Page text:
Old Christmas trees belong in the backyard instead of out front on the curb, says the Nature Conservancy of Canada.
Andrew Holland, spokesman for the advocacy group, says recycling Christmas trees can offer a better -- and safer -- alternative to throwing them out with the trash. For example, he says, old trees can provide shelter to birds from blustery winter nights.
"In a lot of places in Canada, your Christmas trees just end up in the landfill," Holland said in an interview Wednesday. "That's not really good because they catch fire and produce gas. It's just not good for the environment."
Families can decorate the backyard trees with strings of peanuts or even pack the branches with suet so birds can have a snack while they seek refuge from the cold. "We decorate it inside," he said, "why don't we take the kids and the family can go decorate it outside?"
The old Christmas trees may be used by common birds such as gold finches and chickadees, Holland said, as well as other birds that don't migrate to the Carolinas or South America for the winter.
Holland said old Christmas trees will improve the soil once they decompose in the spring, providing a habitat for other animals as the months wear on. Toads and insects will also seek shelter in the trees, he added, either under branches or inside trunks.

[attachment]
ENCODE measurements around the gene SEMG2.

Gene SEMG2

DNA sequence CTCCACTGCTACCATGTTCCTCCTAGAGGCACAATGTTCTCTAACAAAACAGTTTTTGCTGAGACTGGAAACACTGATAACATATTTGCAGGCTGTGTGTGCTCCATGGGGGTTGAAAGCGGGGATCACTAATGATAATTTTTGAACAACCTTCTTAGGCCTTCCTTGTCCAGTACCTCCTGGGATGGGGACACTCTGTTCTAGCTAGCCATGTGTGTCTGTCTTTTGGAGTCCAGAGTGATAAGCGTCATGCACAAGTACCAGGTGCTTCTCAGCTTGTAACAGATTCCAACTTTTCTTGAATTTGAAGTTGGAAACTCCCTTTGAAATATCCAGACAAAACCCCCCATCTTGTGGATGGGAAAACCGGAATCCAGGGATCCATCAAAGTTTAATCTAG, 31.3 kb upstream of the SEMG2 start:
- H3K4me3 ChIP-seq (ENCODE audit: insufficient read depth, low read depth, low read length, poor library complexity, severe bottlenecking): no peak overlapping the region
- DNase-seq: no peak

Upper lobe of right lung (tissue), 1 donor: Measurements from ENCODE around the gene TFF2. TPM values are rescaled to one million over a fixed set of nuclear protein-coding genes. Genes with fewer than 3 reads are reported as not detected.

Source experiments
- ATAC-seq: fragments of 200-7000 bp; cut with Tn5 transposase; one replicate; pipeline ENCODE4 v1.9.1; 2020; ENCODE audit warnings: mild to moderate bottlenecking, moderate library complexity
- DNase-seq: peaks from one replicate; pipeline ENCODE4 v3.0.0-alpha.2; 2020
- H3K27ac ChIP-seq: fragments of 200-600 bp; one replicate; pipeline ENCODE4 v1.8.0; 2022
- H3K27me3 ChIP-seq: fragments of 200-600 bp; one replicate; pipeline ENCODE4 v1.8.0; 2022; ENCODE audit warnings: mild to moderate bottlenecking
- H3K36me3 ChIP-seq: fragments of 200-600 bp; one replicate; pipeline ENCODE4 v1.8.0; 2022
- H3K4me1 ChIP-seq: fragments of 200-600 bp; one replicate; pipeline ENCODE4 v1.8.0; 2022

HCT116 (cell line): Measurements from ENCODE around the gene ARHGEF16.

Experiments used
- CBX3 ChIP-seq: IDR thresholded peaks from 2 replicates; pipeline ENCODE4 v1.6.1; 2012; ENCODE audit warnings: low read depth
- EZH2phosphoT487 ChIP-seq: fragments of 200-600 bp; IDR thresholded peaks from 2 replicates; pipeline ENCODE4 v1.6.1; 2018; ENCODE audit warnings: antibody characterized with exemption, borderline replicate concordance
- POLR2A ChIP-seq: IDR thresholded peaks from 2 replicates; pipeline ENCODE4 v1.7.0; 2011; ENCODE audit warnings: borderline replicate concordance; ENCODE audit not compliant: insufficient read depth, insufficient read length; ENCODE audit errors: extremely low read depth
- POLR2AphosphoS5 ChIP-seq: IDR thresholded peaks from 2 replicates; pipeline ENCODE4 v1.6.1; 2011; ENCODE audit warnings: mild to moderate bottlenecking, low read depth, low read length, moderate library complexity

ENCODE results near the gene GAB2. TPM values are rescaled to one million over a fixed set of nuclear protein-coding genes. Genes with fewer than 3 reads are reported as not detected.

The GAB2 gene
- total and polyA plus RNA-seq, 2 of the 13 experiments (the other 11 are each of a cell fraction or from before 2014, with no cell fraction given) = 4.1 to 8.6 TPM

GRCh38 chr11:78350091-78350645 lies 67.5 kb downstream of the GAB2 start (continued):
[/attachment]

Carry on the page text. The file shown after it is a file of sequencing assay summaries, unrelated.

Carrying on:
Dan Kraus, the group's senior conservation biologist, said in a statement that most Christmas trees -- especially spruce and balsam fir -- have a low rot resistance and should begin to decompose by the fall.
To help speed up the process, Holland said the branches should be removed and holes can be drilled into the trunk. He said it may take more than two years for the three to completely decompose but -- much like trees that fall in the forest -- the natural decomposition process won't harm a backyard's soil or garden.
This report by The Canadian Press was first published Dec. 31, 2020.
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This story was produced with the financial assistance of the Facebook and Canadian Press News Fellowship.